Construction started in 1117 AD on the orders of Henry II, who was keen to defend the Severn estuary and the Welsh border. It continues to belong to the Berkeley family to this day.
The castle has been the site of many incidents, but perhaps the most famous is the imprisonment, torture and execution of Edward II.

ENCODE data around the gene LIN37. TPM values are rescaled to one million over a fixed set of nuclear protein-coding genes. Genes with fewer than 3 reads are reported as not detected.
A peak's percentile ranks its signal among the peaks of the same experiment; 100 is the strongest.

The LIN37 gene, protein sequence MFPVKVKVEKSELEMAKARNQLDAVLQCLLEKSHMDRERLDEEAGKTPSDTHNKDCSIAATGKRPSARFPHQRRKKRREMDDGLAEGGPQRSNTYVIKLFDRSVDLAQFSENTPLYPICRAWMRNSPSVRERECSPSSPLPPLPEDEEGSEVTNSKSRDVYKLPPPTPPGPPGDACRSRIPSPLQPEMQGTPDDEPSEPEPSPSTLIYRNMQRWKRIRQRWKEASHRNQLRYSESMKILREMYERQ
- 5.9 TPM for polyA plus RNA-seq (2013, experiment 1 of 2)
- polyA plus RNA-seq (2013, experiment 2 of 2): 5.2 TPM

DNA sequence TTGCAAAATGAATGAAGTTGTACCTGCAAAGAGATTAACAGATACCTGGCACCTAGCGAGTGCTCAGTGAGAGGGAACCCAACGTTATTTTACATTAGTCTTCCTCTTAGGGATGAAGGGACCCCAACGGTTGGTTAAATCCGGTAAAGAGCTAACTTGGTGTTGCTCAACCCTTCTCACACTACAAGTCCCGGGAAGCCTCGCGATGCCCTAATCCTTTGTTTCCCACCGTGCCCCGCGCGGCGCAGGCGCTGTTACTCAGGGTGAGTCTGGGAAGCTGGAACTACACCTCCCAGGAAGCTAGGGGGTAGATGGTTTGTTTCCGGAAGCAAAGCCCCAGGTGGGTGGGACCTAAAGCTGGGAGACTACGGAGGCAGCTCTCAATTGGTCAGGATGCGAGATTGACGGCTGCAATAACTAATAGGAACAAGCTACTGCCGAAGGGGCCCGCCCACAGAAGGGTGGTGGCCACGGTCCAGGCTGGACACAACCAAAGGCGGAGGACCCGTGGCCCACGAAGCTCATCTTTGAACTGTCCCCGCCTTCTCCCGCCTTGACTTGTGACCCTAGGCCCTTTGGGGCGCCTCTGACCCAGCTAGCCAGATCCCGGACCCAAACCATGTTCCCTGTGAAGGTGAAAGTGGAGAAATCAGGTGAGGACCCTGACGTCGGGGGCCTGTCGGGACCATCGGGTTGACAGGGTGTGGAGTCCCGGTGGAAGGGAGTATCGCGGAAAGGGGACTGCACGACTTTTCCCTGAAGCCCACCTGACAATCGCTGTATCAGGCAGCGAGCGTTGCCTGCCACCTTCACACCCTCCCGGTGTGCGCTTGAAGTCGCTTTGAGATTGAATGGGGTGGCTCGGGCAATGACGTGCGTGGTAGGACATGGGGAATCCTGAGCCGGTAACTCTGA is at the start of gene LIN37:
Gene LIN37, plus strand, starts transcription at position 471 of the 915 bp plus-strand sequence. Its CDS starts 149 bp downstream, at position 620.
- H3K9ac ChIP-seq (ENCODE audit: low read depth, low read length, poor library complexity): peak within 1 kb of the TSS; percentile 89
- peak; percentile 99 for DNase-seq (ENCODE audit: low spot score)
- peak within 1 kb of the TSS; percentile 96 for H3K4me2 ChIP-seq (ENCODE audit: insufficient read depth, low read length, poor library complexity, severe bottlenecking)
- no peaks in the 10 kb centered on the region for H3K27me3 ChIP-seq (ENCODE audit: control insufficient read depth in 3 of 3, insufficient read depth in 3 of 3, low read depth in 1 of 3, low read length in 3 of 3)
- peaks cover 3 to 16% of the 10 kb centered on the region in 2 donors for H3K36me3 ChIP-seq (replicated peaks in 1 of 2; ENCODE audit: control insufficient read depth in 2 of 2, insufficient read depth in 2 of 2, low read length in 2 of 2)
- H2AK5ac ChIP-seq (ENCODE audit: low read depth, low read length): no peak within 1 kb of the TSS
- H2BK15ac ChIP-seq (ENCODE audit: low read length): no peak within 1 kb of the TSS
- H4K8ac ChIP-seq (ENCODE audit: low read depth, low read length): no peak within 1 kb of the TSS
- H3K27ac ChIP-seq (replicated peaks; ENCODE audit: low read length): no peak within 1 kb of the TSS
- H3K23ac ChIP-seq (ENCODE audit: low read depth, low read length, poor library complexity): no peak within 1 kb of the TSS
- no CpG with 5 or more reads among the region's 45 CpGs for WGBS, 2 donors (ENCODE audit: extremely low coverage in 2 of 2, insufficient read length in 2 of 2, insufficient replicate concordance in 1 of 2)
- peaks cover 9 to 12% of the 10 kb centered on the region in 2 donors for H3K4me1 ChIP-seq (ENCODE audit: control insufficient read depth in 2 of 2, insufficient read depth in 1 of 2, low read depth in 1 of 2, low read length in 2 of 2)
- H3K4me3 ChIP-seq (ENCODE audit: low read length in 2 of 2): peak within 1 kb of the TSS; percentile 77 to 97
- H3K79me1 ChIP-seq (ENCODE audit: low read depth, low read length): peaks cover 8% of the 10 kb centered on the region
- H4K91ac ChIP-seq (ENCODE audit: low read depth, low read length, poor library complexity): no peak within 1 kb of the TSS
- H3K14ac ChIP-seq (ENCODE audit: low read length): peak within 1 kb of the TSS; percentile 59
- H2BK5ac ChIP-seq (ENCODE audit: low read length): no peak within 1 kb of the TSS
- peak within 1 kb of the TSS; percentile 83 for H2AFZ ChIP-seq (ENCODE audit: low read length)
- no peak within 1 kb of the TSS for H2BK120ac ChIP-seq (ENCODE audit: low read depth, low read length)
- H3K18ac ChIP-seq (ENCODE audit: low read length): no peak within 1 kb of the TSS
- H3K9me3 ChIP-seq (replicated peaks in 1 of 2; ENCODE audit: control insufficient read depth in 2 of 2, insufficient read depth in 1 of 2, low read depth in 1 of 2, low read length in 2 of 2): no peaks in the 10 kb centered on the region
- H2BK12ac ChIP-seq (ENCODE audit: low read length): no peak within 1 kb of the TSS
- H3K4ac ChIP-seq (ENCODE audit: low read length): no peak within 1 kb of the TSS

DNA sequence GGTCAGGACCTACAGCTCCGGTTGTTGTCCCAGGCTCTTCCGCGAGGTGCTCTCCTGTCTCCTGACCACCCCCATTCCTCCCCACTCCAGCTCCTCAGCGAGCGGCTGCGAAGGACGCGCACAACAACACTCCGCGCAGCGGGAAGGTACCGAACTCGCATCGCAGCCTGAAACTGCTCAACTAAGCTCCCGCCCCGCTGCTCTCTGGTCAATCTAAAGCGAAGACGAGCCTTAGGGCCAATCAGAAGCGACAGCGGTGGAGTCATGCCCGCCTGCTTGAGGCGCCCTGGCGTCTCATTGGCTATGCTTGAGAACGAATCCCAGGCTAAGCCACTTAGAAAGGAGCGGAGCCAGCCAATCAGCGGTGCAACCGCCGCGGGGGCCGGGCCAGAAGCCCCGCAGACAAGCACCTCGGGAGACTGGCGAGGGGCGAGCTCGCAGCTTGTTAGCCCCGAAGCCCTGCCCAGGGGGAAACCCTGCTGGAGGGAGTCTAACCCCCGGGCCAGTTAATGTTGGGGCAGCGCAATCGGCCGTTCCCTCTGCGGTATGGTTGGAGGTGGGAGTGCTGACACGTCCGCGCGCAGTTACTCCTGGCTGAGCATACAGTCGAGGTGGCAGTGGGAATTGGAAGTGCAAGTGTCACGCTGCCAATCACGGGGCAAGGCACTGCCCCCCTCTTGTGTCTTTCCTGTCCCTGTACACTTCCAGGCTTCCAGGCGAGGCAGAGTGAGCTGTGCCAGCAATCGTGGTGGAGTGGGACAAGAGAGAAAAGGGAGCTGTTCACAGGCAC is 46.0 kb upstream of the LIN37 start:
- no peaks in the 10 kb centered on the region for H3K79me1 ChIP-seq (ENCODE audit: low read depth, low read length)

Edward II proved to be something of a disappointment to his father, who had conquered Wales for the English, but was given a bloody nose by the Scots. Edward II was a weak king who handed a good deal of his power over to the English noblemen, but even this was not able to help him. He was horribly tortured in the castle, and only died when a red-hot poker was thrust up his rectum. It is reported that his screams could be heard as far away as the village of Berkeley and sometimes his screams can still be heard the anniversary of the King's death.